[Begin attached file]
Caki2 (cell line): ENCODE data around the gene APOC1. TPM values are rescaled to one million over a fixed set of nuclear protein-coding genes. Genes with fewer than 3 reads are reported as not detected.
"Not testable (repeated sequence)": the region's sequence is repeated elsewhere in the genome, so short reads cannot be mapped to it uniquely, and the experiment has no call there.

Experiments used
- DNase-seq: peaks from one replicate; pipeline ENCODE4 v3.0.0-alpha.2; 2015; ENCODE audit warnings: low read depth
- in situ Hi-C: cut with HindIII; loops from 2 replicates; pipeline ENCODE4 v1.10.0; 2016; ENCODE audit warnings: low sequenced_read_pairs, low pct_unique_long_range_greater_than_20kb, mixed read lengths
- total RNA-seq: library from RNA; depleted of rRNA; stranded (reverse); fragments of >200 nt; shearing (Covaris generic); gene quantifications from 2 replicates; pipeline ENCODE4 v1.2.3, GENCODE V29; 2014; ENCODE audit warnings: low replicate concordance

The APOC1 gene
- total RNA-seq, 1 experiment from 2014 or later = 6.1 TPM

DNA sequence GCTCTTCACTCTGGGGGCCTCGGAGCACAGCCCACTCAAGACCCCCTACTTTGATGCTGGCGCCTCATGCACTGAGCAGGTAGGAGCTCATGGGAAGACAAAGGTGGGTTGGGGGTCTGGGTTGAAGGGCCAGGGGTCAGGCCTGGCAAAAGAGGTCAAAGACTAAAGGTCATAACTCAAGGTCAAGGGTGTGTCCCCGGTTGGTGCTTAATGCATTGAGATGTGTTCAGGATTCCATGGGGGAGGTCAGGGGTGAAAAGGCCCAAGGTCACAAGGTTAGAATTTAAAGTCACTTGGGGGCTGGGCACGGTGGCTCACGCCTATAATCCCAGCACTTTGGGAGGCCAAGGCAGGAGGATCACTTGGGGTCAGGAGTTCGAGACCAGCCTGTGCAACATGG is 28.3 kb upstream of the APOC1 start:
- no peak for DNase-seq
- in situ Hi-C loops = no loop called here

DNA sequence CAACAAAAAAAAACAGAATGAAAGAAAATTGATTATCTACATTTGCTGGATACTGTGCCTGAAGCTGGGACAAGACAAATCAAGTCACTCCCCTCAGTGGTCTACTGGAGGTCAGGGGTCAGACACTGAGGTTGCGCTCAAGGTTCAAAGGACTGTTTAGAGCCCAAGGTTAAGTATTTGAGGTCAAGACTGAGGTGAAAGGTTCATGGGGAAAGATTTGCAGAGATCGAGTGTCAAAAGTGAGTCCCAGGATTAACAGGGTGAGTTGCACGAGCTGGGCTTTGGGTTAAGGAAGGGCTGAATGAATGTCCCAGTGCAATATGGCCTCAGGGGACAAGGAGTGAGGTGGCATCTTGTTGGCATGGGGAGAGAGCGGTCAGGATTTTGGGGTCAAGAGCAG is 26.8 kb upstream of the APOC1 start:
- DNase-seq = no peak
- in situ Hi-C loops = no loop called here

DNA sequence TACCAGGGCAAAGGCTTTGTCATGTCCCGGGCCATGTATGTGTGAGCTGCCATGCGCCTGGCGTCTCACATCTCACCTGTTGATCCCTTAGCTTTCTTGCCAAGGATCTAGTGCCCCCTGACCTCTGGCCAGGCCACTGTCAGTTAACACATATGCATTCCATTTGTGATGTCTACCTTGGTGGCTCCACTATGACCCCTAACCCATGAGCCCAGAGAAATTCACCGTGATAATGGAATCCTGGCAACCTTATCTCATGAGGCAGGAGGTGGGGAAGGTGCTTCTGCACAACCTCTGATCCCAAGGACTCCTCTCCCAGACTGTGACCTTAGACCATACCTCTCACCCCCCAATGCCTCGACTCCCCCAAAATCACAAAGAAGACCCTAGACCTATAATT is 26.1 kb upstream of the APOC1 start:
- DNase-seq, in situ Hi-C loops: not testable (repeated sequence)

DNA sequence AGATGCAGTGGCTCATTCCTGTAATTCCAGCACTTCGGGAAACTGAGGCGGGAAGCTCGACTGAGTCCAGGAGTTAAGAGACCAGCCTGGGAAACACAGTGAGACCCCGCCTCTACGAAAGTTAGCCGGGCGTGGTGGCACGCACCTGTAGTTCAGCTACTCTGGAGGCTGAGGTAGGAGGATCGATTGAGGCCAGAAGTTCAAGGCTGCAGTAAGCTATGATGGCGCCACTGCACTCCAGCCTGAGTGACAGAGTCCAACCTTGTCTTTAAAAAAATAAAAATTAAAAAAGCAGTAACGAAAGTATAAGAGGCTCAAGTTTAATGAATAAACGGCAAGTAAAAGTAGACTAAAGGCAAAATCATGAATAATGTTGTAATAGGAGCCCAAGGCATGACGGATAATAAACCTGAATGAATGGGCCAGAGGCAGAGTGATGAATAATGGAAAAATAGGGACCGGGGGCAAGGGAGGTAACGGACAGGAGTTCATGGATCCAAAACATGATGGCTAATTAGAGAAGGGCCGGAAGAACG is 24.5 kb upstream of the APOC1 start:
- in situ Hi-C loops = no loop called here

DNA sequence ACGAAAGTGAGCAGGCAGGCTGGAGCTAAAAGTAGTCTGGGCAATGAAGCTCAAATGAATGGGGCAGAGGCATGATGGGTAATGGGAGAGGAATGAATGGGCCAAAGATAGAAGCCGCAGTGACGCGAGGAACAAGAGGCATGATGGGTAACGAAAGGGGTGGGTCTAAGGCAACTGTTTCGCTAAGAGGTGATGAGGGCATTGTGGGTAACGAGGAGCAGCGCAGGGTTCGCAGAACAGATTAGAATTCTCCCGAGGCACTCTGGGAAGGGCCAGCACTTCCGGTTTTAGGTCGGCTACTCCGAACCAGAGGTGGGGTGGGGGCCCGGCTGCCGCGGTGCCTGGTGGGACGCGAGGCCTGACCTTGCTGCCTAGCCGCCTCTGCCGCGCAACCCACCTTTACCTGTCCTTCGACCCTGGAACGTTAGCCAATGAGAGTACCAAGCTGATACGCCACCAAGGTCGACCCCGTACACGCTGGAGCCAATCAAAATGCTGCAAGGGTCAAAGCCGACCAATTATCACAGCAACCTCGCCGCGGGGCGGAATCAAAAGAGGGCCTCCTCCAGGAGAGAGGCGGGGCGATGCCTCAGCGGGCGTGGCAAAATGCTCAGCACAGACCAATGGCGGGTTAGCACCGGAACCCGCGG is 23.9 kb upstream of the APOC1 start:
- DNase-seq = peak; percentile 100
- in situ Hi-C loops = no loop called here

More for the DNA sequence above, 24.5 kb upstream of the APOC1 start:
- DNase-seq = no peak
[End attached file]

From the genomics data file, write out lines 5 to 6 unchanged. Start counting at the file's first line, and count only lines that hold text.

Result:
- in situ Hi-C: cut with HindIII; loops from 2 replicates; pipeline ENCODE4 v1.10.0; 2016; ENCODE audit warnings: low sequenced_read_pairs, low pct_unique_long_range_greater_than_20kb, mixed read lengths
- total RNA-seq: library from RNA; depleted of rRNA; stranded (reverse); fragments of >200 nt; shearing (Covaris generic); gene quantifications from 2 replicates; pipeline ENCODE4 v1.2.3, GENCODE V29; 2014; ENCODE audit warnings: low replicate concordance